As one who has been using Facebook since it’s relative infancy I have sub-consciously noticed a shift in the way it advertises towards me (and subsequently, how it makes its money). Instead of giving a history of where advertising on social media started, my goal is to analyze where targeted advertising is today and where it may eventually lead in the future. I will discuss various methods and practices advertising companies employ to gain information, the potential invasion this brings and how to protect yourself and lastly I’ll extrapolate current trends to gain a perspective on the future of targeted advertising.
You turn on your computer, navigate to your web browser of choice and search for a new digital camera. That information has just been stored, ready and waiting to be sold to any number of companies. Thousands of lines of code are sent instantly to companies all over the world storing them and cross referencing them painting a picture of you that only lacks your name. As a practical example, using a tool through my web browser called Collusion I am able to identify who tracks me when I visit a certain site. Using only a single site as an example, I visited Google to see who would track me. Two sites returned as potential collectors, one surprisingly being Yahoo.com and the other a site with the name Getjs.net. Collusion returned a modest amount of trackers, however over longer period of time the number of trackers will undoubtedly grow to a much larger number. To simulate this I visit in quick succession many sites that I frequent on daily basis as well as some I never visit. After around 15 sites I checked collusion again and the numbered of sites tracking me ballooned to around 40, with the worst offender, the one who tracked me across the largest number of sites, was still Yahoo.com. Once sites like Yahoo have collected information about me, such as an interest in photography equipment or in gaming, they collate that with geographic data as well as other metrics and store it in a database. This information is sold to companies like Nielsen. Nielsen combines the internet and geographical data with its television resources and places each “anonymous” user into one of their segments which paint a picture of what an individuals’ interests are. In a Wall Street Journal article individuals were tested against the database of a company called [x+1]. The article states most of the assessments were accurate, able to describe individuals down to where they lived, their approximate age, income level and relative interests such as music and shopping habits. Using the Nielsen zip code search tool I looked up my zip code and was able to see numerous charts for average income levels, household sizes and ethnicity. In the WSJ article [x+1] defended this glut of information as legal due to the information on an individual is never joined a with a name so everyone remains anonymous. Not only is it defended as legal but advertising companies echo the mantra that all this data collection is to “better serve the consumer”.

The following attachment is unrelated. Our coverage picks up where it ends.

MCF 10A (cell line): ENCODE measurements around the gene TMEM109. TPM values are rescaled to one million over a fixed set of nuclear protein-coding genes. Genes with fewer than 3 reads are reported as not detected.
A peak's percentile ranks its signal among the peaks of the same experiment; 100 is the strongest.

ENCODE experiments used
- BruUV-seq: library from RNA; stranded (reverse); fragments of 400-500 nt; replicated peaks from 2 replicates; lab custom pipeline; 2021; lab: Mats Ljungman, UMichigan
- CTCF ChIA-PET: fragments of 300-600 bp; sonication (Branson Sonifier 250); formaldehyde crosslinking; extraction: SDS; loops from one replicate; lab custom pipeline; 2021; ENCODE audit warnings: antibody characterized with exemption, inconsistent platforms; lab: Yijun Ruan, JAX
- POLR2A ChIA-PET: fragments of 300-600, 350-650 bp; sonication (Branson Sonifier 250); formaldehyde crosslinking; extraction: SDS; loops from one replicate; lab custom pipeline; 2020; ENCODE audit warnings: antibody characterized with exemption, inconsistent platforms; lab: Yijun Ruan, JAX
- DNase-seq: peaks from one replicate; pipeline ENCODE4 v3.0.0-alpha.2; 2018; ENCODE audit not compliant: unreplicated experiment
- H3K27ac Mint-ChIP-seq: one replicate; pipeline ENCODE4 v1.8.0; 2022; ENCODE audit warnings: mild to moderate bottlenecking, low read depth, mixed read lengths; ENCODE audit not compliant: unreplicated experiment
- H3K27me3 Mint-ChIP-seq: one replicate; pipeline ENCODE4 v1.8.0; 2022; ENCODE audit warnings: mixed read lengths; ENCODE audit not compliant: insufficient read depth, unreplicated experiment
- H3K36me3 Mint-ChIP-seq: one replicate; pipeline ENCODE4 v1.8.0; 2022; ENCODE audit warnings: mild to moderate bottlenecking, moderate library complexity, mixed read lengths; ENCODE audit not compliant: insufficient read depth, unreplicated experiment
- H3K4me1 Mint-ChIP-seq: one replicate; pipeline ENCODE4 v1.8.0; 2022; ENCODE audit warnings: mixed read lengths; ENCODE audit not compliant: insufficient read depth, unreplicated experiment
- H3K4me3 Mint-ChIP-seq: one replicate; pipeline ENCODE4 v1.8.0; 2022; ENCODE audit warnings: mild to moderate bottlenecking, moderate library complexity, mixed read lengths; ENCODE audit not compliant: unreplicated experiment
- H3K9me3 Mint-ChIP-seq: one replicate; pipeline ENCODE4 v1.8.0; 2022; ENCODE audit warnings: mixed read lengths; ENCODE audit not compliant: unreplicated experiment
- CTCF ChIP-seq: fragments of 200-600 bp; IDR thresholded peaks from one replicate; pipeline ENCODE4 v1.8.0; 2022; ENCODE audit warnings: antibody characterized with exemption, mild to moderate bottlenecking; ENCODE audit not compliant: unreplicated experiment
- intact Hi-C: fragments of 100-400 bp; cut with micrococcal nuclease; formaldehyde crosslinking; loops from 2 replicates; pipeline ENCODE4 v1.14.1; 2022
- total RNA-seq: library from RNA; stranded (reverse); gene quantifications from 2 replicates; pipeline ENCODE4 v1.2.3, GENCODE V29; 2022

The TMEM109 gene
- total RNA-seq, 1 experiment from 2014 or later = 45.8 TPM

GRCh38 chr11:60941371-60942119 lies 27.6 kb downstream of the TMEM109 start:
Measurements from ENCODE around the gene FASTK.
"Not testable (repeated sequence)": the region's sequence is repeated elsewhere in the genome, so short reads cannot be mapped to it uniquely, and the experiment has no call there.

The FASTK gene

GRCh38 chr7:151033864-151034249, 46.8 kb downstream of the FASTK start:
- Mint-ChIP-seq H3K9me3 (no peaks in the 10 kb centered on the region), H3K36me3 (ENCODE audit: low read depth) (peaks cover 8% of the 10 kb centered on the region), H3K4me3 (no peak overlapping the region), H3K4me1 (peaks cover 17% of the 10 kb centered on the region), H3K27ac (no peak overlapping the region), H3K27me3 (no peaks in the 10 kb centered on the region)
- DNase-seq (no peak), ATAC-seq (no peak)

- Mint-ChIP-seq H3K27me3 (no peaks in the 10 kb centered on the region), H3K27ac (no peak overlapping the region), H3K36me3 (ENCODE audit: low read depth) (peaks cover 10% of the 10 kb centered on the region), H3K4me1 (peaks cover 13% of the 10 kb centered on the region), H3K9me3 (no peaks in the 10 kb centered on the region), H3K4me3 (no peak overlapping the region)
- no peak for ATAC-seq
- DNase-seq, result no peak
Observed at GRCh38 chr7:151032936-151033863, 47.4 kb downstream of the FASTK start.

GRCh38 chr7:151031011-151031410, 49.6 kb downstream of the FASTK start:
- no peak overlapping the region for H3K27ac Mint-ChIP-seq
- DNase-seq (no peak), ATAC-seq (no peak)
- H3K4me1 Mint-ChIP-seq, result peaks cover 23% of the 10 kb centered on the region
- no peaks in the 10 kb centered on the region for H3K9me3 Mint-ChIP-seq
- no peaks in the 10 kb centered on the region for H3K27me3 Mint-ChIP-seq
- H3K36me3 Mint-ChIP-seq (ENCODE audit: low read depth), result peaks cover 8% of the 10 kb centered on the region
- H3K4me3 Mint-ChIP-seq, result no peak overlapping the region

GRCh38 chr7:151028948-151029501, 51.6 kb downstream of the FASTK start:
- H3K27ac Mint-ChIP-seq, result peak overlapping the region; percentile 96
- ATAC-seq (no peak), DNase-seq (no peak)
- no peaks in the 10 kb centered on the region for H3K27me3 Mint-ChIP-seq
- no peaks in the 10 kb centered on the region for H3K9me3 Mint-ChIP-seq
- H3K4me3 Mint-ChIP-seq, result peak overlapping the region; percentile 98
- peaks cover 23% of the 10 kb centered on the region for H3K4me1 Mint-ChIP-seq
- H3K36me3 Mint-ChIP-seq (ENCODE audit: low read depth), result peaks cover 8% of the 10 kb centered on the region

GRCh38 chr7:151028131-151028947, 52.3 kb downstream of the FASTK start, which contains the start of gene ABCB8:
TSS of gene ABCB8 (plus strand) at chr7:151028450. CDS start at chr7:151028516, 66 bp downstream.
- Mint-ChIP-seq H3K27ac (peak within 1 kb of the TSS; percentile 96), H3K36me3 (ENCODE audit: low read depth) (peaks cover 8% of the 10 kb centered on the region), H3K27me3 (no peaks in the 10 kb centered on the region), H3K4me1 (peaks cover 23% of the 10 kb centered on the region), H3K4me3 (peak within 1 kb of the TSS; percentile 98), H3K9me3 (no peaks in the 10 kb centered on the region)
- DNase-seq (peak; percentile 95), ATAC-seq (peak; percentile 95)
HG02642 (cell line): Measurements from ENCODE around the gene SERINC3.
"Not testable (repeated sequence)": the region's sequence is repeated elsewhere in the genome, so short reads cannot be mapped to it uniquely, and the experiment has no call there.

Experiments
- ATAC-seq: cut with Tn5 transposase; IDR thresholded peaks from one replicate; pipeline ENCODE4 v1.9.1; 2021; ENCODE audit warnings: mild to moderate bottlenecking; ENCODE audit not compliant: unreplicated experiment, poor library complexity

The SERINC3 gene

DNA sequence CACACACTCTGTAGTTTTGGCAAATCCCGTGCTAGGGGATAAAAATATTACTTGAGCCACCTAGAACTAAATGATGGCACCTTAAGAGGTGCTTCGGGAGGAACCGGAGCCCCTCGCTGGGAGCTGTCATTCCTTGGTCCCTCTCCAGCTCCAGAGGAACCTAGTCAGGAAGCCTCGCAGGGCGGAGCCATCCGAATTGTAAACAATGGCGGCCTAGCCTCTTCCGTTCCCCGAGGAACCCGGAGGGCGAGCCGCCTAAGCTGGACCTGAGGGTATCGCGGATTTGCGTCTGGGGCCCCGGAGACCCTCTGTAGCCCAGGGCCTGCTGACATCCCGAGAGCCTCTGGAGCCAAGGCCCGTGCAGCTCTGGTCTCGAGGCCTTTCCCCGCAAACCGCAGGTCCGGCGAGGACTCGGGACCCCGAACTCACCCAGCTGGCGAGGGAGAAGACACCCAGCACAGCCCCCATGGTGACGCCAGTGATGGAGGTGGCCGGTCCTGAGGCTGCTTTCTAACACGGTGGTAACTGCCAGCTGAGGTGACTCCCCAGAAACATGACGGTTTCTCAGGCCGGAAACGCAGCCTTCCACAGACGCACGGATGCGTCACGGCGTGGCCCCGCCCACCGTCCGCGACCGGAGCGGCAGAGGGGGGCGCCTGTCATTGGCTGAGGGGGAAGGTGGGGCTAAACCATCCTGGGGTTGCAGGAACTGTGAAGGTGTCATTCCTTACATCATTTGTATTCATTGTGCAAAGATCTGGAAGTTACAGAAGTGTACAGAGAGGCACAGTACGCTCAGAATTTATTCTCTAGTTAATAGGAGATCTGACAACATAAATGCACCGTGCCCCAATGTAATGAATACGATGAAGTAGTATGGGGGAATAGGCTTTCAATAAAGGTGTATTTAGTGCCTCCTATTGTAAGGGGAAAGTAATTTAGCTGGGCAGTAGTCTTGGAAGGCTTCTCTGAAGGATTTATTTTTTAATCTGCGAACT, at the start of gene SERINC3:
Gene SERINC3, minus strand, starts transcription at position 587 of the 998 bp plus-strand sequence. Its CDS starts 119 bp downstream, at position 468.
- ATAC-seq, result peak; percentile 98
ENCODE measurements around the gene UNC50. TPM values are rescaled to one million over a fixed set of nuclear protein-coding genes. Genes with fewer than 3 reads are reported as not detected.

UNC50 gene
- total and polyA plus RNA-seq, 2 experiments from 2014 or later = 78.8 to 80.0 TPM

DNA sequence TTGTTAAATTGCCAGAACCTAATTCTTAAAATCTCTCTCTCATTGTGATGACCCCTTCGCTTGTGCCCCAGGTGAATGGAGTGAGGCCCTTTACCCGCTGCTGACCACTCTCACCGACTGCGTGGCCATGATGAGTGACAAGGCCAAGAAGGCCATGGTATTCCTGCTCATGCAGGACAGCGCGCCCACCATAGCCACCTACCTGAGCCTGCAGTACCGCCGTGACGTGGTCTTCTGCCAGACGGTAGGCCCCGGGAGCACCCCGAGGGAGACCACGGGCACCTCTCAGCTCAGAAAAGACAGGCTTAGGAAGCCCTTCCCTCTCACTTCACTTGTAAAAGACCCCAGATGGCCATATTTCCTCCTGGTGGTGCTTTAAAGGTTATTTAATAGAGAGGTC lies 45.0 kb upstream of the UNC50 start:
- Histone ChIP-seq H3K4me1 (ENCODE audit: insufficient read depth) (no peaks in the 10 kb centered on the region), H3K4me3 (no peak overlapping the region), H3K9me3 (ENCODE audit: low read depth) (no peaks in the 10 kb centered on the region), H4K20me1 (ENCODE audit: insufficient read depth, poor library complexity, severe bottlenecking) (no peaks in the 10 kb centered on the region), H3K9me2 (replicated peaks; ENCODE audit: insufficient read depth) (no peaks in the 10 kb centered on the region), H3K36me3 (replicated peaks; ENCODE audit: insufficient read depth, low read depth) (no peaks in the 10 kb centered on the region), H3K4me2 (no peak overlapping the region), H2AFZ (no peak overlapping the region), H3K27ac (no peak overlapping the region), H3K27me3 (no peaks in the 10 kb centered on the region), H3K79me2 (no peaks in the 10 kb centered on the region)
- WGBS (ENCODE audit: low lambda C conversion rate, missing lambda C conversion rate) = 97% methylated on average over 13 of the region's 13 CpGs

In the WSJ article a Mr. Peter Eckersley, a staff scientist at the Electronic Frontier Foundation, a privacy-advocacy group, was interviewed. Mr. Eckersley argued that, using a mathematical equation (S = log2 (1/6625000000)) anyone on planet earth could be identified with 33 “bits” of information. Eckersley argues that certain items of data, such as zip codes and birthdates, are worth anywhere from 10-18 bits, which greatly reduces the need for further information to “de-anonymize” someone. We can see then how information that is bought and sold daily, touting it as anonymous information, is actually quite identifying and when combined with only a few more details will reveal ones